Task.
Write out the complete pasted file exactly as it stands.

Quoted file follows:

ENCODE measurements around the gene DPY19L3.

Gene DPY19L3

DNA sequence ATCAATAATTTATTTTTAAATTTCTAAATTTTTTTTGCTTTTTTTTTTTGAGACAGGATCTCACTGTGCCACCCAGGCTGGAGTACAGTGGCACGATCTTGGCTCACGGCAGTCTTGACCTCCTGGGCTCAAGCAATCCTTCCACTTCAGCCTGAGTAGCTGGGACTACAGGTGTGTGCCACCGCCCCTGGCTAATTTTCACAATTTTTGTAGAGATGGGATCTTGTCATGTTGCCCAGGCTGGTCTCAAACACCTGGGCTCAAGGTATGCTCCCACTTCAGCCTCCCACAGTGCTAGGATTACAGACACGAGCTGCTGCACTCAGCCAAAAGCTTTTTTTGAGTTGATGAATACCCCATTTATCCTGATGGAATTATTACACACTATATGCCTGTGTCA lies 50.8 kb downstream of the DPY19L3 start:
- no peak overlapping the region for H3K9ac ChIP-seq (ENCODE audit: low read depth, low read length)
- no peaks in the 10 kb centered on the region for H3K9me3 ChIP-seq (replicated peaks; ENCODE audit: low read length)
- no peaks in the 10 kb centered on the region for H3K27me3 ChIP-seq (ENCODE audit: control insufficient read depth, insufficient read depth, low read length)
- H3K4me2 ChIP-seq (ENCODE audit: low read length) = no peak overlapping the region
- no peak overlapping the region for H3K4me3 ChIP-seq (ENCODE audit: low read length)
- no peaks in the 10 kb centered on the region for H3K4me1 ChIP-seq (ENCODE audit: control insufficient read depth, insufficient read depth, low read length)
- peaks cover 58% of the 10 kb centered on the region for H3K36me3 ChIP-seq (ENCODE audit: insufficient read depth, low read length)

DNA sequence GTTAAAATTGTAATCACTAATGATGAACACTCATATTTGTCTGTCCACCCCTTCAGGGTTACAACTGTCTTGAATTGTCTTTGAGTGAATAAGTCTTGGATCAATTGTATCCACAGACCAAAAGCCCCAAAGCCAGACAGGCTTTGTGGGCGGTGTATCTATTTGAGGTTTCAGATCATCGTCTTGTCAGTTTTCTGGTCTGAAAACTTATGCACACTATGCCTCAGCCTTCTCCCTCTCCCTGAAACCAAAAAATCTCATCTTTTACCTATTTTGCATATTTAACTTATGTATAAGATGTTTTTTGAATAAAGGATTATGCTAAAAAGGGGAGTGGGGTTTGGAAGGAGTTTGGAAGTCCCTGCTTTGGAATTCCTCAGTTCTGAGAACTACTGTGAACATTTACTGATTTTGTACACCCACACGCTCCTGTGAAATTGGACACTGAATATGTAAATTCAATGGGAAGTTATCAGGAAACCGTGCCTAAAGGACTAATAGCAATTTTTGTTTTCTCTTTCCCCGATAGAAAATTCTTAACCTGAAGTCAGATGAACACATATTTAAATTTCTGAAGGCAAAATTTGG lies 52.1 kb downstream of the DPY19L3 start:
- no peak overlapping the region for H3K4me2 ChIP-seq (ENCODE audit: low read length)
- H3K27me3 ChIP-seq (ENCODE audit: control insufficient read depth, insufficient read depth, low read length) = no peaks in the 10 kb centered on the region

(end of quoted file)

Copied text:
ENCODE measurements around the gene DPY19L3.

Gene DPY19L3

DNA sequence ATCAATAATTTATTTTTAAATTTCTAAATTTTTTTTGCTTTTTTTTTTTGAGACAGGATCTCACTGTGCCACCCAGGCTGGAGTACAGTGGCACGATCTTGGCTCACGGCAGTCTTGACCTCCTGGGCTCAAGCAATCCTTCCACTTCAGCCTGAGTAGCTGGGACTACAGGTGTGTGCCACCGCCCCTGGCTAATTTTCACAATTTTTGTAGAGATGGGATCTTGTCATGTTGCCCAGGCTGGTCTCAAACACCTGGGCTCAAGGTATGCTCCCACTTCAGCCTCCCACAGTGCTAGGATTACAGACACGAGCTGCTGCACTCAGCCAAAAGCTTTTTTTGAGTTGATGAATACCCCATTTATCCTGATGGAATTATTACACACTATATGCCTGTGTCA lies 50.8 kb downstream of the DPY19L3 start:
- no peak overlapping the region for H3K9ac ChIP-seq (ENCODE audit: low read depth, low read length)
- no peaks in the 10 kb centered on the region for H3K9me3 ChIP-seq (replicated peaks; ENCODE audit: low read length)
- no peaks in the 10 kb centered on the region for H3K27me3 ChIP-seq (ENCODE audit: control insufficient read depth, insufficient read depth, low read length)
- H3K4me2 ChIP-seq (ENCODE audit: low read length) = no peak overlapping the region
- no peak overlapping the region for H3K4me3 ChIP-seq (ENCODE audit: low read length)
- no peaks in the 10 kb centered on the region for H3K4me1 ChIP-seq (ENCODE audit: control insufficient read depth, insufficient read depth, low read length)
- peaks cover 58% of the 10 kb centered on the region for H3K36me3 ChIP-seq (ENCODE audit: insufficient read depth, low read length)

DNA sequence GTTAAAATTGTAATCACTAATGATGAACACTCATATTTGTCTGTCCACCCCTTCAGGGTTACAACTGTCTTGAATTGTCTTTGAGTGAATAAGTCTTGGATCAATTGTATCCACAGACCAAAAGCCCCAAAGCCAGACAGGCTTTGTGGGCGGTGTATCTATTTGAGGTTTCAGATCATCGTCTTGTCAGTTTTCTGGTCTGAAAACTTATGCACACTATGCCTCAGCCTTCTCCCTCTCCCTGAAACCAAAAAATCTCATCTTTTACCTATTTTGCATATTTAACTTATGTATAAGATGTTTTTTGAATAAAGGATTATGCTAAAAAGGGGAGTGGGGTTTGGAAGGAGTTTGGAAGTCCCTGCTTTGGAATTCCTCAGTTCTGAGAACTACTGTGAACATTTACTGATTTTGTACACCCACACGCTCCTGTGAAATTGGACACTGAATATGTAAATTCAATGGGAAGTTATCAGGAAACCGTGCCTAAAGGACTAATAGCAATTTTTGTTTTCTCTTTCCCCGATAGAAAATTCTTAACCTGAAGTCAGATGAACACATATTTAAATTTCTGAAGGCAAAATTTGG lies 52.1 kb downstream of the DPY19L3 start:
- no peak overlapping the region for H3K4me2 ChIP-seq (ENCODE audit: low read length)
- H3K27me3 ChIP-seq (ENCODE audit: control insufficient read depth, insufficient read depth, low read length) = no peaks in the 10 kb centered on the region